Ticagrelor Without Aspirin Three Months After Successful PCI and DAPT Reduces Major Bleeding Without Increasing the Risk of Adverse Events
Results from the TWILIGHT Study Reported at TCT 2019 and Published Simultaneously in the New England Journal of Medicine
Newswise — SAN FRANCISCO – September 26, 2019 – New data from the randomized, placebo-controlled TWILIGHT trial found that compared to ticagrelor plus aspirin, ticagrelor monotherapy reduces bleeding events without increasing the risk of death, myocardial infarction, or stroke in high-risk patients who have undergone successful percutaneous coronary intervention (PCI) and completed three months of dual antiplatelet therapy (DAPT).
Findings were reported today at the 31st annual Transcatheter Cardiovascular Therapeutics (TCT) scientific symposium. Sponsored by the Cardiovascular Research Foundation (CRF), TCT is the world’s premier educational meeting specializing in interventional cardiovascular medicine. The study was also published simultaneously in the New England Journal of Medicine.
Between July 2015 and December 2017, the study enrolled 9,006 patients whom the treating clinician intended to discharge on ticagrelor plus aspirin upon completion of successful PCI with at least one locally approved drug-eluting stent. Trial inclusion also required the presence of at least one clinical and one angiographic feature associated with a high risk of ischemic or bleeding events.
After completing three months of DAPT, event-free patients were randomized to aspirin or placebo with continuation of ticagrelor for an additional 12 months. A total of 7,119 patients were randomized at 187 sites in 11 countries (23.8% female, 36.8% diabetes mellitus, 64.8% ACS). The primary endpoint was Bleeding Academic Research Consortium (BARC) type 2, 3 or 5 bleeding. The secondary endpoint was the composite of all-cause death, myocardial infarction, or stroke.
At one year, the incidence of major bleeding was 4.0% for patients randomized to ticagrelor plus placebo and 7.1% among patients who received ticagrelor plus aspirin (HR 0.56, 95% CI 0.45 to 0.68; P<0.001). The relative risk reduction was similar for BARC 3 or 5 bleeding (1.0% vs. 2.0%; HR 0.49, 95% CI 0.33 to 0.74). In addition, rates of all cause death, myocardial infarction, or stroke were 3.9% for both groups (HR 0.99, 95% CI, 0.78 to 1.25; Pnon-inferiority<0.001). The respective rates of all-cause death (1.0% vs. 1.3%), myocardial infarction (2.7% vs. 2.7%) and definite or probable stent thrombosis (0.4% vs. 0.6%) were similar between groups. There were 16 ischemic strokes in the ticagrelor monotherapy group and 8 ischemic strokes in the dual antiplatelet therapy group (0.5% vs. 0.2%). The effect of ticagrelor monotherapy on the key secondary outcome was consistent across pre-defined subgroups.
“Lowering bleeding risk while preserving ischemic benefit is critically important, especially in high risk patients,” said Roxana Mehran, MD, Professor of Medicine at Mount Sinai School of Medicine and Director of Interventional Cardiovascular Research and Clinical Trials at the Zena and Michael A. Wiener Cardiovascular Institute. “This study shows that among high-risk PCI patients who were treated with ticagrelor and aspirin for three months, an antiplatelet strategy of continuing ticagrelor alone, compared with ticagrelor plus aspirin, results in substantially less bleeding without incurring ischemic harm over one year. These results suggest that ticagrelor monotherapy may be a suitable antiplatelet strategy to lower bleeding while preserving ischemic benefit in this group of patients.”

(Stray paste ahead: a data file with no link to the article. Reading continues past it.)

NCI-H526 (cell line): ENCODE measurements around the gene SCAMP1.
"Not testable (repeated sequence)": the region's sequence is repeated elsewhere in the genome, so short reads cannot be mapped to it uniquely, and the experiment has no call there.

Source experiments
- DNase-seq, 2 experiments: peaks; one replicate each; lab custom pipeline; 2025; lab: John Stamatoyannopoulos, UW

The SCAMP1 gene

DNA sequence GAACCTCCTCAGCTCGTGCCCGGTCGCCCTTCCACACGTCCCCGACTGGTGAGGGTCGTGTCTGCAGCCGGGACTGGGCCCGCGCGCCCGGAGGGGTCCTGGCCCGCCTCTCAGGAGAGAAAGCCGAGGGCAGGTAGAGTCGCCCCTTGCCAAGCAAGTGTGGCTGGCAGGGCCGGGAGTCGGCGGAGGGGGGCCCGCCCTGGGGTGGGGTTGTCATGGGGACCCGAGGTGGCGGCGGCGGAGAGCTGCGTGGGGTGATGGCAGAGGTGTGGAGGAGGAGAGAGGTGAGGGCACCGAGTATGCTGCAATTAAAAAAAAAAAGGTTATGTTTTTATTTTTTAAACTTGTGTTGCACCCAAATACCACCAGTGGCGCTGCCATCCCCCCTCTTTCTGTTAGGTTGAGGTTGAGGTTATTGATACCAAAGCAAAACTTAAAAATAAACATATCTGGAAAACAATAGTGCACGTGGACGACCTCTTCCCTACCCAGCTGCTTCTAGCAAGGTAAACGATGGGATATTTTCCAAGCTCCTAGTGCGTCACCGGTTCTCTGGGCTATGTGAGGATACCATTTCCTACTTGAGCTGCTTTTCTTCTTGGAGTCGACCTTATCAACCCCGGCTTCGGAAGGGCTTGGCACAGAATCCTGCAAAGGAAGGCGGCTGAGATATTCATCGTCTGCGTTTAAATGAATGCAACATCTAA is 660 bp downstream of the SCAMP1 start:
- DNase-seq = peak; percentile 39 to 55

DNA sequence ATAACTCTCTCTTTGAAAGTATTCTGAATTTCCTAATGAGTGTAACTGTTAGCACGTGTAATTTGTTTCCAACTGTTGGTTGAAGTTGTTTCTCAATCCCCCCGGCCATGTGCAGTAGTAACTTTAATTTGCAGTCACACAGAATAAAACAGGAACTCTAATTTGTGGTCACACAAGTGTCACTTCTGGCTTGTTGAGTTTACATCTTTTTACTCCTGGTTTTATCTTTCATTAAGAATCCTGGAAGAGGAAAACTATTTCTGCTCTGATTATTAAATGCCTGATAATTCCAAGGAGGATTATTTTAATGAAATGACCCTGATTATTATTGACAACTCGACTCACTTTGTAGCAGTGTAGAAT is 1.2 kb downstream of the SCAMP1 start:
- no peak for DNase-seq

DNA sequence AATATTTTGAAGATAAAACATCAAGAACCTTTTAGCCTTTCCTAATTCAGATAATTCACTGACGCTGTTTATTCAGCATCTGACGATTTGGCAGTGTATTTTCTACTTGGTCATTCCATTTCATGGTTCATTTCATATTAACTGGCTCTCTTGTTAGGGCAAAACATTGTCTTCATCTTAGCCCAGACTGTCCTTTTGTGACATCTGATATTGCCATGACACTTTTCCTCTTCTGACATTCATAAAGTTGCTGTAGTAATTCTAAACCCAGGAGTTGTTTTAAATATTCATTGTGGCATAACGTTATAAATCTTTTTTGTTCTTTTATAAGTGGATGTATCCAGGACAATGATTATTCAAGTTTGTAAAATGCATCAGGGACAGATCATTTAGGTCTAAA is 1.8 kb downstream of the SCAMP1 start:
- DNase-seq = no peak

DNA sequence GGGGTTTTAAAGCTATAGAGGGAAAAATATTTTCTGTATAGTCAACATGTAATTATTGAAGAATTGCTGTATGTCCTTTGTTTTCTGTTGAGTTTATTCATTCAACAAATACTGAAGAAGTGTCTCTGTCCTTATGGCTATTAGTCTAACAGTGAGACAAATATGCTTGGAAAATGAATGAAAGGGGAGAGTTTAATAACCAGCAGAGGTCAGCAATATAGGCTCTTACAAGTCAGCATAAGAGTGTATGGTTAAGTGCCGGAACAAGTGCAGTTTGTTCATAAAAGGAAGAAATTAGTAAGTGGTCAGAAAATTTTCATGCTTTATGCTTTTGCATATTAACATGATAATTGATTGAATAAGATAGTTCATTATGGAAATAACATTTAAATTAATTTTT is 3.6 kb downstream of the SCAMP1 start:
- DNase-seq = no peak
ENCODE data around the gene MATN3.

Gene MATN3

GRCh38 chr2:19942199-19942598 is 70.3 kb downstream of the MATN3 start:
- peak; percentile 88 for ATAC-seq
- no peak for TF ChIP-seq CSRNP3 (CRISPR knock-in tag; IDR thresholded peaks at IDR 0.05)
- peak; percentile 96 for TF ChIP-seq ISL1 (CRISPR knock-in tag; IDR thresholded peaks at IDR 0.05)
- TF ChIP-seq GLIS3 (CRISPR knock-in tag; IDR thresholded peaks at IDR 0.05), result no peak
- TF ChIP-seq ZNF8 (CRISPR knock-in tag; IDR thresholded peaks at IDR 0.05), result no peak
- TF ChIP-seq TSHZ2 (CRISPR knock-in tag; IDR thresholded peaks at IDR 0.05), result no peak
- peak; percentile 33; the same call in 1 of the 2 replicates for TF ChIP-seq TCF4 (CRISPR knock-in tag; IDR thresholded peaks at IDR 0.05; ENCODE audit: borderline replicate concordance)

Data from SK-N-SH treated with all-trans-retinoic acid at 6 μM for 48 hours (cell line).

“This landmark study unequivocally shows that withdrawal of aspirin in patients already on ticagrelor and ASA for three months reduces bleeding significantly without incurring harm. This global collaboration with our colleagues was central to achieving the successful completion of this trial. For this I am most grateful. These are important questions for clinicians.”
The TWILIGHT study was designed and sponsored by the Icahn School of Medicine at Mount Sinai and supported by an investigator-initiated grant from AstraZeneca. Dr. Mehran made the following disclosures: Consultant/executive committee/advisory board/personal fees from Abbott Laboratories, Boston Scientific, Medscape, Siemens Medical Solutions, Phillips (Spectranetics), PLx Pharma, Roivant Sciences Inc., Volcano Corporation, Sanofi, and Janssen; Research funding to institution from Abbott Laboratories, AstraZeneca, Bayer, Beth Israel Deaconess, BMS, CSL Behring, DSI, Medtronic, Boston Scientific, Novartis, and OrbusNeich; Equity <1% from Claret Medical and Elixir Medical; and DSMB membership paid to the institution from Watermark Research Partners.
About CRF and TCT
The Cardiovascular Research Foundation (CRF) is one of the world’s leading nonprofit organizations specializing in interventional cardiology innovation, research, and education. CRF is dedicated to helping doctors improve survival and quality of life for people suffering from heart and vascular disease. For nearly 30 years, CRF has helped pioneer medical advances and educated doctors on the latest treatments for heart disease. CRF is comprised of the CRF Skirball Center for Innovation, CRF Clinical Trials Center, CRF Center for Education, CRF Digital, TCTMD, and Structural Heart: The Journal of the Heart Team.
Transcatheter Cardiovascular Therapeutics (TCT) is the annual scientific symposium of CRF and the premier educational meeting specializing in interventional cardiovascular medicine. Now in its 31st year, TCT features major medical research breakthroughs and gathers leading researchers and clinicians from around the world to present and discuss the latest evidence-based research in the field. TCT also includes interactive training pavilions where clinicians can gain vital skills to apply immediately to their practices.